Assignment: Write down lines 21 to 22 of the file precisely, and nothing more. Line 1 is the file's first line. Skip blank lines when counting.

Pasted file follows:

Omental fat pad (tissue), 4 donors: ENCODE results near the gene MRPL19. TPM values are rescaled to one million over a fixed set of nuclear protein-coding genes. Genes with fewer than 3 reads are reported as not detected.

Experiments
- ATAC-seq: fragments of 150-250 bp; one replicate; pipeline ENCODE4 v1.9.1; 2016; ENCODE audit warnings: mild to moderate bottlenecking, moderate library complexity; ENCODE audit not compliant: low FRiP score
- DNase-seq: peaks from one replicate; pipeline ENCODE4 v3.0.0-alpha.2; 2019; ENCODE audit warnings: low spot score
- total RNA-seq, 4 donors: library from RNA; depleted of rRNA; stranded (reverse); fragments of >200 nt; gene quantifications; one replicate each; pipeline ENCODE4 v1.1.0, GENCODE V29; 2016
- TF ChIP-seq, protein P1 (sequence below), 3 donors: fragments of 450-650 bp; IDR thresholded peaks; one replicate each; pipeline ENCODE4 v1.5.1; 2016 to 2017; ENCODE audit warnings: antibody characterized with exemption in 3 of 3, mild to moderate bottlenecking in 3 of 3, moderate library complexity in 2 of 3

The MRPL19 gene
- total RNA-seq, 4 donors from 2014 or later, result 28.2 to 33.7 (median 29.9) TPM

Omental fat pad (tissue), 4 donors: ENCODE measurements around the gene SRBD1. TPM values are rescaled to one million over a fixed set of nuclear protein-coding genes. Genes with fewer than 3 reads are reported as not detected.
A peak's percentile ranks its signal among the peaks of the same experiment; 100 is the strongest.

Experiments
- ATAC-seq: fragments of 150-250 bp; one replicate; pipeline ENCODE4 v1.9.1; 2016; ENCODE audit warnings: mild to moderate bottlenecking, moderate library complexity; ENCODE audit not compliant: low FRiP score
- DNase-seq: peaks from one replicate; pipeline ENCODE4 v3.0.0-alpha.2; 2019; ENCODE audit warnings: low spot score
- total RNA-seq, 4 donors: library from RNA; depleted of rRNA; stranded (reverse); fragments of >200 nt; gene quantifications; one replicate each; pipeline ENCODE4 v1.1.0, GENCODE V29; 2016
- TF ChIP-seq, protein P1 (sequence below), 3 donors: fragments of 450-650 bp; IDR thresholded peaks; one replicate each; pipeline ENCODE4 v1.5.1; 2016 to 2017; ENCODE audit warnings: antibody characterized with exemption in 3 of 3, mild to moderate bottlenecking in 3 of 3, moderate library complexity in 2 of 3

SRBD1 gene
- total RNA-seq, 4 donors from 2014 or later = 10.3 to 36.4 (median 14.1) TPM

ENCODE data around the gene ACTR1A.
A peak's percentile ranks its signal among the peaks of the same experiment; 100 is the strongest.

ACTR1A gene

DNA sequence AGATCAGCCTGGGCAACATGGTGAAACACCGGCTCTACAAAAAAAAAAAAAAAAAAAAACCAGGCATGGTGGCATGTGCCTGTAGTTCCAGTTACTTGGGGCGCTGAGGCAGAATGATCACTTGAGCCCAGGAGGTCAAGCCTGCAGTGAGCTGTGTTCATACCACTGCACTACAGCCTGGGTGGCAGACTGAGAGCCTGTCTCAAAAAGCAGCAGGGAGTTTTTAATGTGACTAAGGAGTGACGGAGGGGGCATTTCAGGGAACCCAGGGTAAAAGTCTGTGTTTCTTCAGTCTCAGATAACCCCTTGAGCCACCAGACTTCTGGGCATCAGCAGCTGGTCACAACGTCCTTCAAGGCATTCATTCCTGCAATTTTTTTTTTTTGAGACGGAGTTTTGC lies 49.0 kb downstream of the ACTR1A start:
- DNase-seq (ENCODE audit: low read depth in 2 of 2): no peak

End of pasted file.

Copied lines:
DNA sequence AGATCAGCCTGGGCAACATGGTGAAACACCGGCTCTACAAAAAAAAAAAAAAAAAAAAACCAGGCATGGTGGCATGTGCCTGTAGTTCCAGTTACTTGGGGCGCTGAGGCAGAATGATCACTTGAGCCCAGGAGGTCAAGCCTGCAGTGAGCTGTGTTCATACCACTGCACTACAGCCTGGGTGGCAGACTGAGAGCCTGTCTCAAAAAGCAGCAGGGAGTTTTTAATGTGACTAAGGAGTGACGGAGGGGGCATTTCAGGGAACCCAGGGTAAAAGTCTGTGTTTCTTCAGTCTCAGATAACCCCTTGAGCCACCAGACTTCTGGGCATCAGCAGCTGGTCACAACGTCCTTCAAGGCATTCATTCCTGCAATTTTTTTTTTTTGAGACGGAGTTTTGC lies 49.0 kb downstream of the ACTR1A start:
- DNase-seq (ENCODE audit: low read depth in 2 of 2): no peak